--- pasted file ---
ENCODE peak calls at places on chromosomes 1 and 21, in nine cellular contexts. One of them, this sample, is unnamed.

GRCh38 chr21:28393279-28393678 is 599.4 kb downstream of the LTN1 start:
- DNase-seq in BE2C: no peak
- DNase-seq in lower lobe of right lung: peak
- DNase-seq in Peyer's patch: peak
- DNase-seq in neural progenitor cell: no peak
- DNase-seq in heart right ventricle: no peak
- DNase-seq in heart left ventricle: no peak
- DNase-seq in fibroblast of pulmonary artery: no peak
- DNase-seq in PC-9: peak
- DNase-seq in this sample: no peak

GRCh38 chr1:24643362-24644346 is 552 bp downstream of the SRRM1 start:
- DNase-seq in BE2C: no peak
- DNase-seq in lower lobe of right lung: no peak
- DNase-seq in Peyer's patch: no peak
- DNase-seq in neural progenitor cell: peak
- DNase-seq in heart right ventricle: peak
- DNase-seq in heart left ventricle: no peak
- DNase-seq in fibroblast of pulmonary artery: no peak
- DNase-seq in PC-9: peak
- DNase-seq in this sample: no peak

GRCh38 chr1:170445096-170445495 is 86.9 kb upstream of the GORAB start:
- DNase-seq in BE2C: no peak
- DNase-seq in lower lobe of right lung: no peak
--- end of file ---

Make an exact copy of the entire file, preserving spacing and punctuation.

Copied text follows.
ENCODE peak calls at places on chromosomes 1 and 21, in nine cellular contexts. One of them, this sample, is unnamed.

GRCh38 chr21:28393279-28393678 is 599.4 kb downstream of the LTN1 start:
- DNase-seq in BE2C: no peak
- DNase-seq in lower lobe of right lung: peak
- DNase-seq in Peyer's patch: peak
- DNase-seq in neural progenitor cell: no peak
- DNase-seq in heart right ventricle: no peak
- DNase-seq in heart left ventricle: no peak
- DNase-seq in fibroblast of pulmonary artery: no peak
- DNase-seq in PC-9: peak
- DNase-seq in this sample: no peak

GRCh38 chr1:24643362-24644346 is 552 bp downstream of the SRRM1 start:
- DNase-seq in BE2C: no peak
- DNase-seq in lower lobe of right lung: no peak
- DNase-seq in Peyer's patch: no peak
- DNase-seq in neural progenitor cell: peak
- DNase-seq in heart right ventricle: peak
- DNase-seq in heart left ventricle: no peak
- DNase-seq in fibroblast of pulmonary artery: no peak
- DNase-seq in PC-9: peak
- DNase-seq in this sample: no peak

GRCh38 chr1:170445096-170445495 is 86.9 kb upstream of the GORAB start:
- DNase-seq in BE2C: no peak
- DNase-seq in lower lobe of right lung: no peak